Pulmonary, Critical Care & Sleep Medicine

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Cystic Fibrosis

Cystic Fibrosis is an inherited disease that affects the lungs and digestive system of about 30,000 children and adults in the United States (70,000 worldwide). A defective gene and its protein product cause the body to produce unusually thick, sticky mucus that: clogs the lungs and leads to life-threatening lung infections; and obstructs the pancreas and stops natural enzymes from helping the body to break down and absorb food. People with CF tend to have a lot of sinus problems.

Symptoms of Cystic Fibrosis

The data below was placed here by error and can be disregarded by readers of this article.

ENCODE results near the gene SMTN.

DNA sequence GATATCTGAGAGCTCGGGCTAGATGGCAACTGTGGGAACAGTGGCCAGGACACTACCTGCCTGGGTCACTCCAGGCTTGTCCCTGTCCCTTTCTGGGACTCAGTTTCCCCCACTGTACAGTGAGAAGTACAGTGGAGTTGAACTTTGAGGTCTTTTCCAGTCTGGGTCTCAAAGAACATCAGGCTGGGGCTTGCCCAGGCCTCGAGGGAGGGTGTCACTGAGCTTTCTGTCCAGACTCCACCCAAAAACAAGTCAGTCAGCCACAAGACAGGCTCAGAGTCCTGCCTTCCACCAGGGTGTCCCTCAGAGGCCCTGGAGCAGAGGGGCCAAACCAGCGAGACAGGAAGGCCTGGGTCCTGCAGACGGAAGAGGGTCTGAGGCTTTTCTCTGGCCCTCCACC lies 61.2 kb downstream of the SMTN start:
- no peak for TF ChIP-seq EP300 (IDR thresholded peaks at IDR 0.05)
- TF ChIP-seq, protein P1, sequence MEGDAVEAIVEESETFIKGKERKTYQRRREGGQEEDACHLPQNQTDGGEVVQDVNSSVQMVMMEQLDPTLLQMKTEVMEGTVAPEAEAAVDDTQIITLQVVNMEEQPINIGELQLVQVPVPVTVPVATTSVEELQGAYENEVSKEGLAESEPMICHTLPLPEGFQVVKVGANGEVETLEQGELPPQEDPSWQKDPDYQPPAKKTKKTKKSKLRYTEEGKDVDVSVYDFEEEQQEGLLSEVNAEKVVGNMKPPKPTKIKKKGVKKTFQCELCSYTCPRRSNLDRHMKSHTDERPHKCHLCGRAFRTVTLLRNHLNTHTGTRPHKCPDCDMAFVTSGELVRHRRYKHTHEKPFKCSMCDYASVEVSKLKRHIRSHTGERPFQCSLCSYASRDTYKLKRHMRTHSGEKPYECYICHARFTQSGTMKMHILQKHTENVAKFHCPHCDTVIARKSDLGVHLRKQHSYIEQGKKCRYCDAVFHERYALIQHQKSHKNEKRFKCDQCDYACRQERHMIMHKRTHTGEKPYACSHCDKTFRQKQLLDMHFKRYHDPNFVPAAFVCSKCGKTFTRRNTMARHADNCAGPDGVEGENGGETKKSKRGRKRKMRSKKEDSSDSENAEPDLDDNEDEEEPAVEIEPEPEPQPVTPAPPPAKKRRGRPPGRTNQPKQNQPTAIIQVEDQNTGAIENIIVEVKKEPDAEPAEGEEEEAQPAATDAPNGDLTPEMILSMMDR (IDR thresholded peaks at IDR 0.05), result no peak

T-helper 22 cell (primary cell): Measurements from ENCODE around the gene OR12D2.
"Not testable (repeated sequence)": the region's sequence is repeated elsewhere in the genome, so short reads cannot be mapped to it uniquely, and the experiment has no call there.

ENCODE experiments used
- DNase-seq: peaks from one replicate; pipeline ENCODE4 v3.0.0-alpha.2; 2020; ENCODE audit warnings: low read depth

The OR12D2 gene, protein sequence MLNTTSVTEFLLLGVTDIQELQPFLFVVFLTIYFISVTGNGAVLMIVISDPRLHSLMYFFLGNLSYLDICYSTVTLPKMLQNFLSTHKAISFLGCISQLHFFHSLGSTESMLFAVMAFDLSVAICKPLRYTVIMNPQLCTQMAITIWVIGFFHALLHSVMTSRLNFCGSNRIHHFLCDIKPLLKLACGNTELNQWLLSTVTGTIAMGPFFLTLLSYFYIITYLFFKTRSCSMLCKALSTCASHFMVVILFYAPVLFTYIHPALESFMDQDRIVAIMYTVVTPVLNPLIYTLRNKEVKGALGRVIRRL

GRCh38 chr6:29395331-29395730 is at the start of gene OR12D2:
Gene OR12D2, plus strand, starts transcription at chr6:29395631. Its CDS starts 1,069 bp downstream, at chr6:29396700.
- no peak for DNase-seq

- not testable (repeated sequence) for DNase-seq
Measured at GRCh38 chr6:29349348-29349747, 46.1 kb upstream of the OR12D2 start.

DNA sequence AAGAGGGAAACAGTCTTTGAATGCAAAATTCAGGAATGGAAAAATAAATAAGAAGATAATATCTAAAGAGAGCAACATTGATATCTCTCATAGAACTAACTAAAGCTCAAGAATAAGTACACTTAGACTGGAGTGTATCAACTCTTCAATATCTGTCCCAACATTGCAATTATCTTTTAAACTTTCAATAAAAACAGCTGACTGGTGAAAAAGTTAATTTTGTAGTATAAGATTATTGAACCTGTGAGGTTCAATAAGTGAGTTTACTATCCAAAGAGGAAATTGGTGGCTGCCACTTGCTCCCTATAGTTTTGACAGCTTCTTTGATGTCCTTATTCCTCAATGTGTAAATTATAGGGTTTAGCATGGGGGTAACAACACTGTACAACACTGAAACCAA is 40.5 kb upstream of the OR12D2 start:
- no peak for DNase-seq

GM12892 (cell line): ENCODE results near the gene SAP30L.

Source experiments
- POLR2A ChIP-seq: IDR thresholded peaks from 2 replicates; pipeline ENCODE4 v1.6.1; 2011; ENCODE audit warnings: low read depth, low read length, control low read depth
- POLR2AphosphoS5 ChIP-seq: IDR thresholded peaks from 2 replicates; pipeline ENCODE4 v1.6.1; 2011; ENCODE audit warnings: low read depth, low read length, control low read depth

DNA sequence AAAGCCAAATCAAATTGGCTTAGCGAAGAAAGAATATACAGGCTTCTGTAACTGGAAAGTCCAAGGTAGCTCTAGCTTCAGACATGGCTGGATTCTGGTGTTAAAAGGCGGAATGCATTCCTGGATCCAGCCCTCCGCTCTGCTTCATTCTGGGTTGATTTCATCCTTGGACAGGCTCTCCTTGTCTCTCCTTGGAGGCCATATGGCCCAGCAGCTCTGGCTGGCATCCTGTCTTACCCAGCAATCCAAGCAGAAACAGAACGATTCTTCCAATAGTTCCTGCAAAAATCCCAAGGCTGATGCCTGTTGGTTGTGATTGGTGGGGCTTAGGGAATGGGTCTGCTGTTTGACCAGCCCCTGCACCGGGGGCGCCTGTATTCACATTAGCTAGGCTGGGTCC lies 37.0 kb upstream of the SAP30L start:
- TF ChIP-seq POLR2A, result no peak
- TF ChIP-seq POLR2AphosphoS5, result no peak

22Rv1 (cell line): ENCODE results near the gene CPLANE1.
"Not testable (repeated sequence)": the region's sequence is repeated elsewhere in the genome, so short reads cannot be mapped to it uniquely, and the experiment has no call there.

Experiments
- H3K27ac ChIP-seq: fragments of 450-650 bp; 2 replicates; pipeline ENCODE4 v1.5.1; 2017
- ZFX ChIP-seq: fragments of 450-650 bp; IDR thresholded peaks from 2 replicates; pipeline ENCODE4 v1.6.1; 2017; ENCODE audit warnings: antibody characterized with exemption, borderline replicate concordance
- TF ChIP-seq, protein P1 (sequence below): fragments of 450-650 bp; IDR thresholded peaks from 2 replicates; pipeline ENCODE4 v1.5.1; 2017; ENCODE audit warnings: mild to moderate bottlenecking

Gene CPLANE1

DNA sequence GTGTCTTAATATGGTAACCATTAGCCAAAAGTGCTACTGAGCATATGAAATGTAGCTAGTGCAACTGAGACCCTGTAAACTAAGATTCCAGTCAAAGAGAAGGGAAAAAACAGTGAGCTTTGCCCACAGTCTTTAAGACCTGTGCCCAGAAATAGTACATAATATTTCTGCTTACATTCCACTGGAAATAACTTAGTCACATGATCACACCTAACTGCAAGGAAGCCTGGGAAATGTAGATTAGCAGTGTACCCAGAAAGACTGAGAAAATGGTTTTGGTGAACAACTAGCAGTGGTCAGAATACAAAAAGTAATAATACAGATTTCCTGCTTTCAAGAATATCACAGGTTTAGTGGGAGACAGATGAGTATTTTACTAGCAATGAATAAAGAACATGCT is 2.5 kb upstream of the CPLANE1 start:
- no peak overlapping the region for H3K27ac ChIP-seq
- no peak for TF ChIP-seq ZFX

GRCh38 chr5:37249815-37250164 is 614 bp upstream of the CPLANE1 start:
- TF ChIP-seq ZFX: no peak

People with CF can have a variety of symptoms,
including;very salty-tasting skin;
persistent coughing, at times with phlegm;
frequent lung infections
wheezing shortness of breath;
poor growth/weight gain in spite of a good appetite; and
frequent greasy, bulky stools or difficulty in bowel movements,
sinus issues.

How is CF Diagnosed

Most people are diagnosed with CF at birth or before age two. A doctor who sees signs and symptoms will order either a sweat test or a genetic test to confirm the diagnosis.

A sweat test is the most common test used to diagnose cystic fibrosis. A small electrode is placed on the skin (usually on the arm) to stimulate the sweat glands. Sweat is then collected and the amount of chloride, a component of salt in the sweat, is measured.
In a genetic test, a blood sample or cells from the inside of the cheek is taken and sent to a laboratory to see if any of the various mutations of the CF gene are found. A genetic test is often used if the results from a sweat test are unclear.

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Page Updated 04/17/2014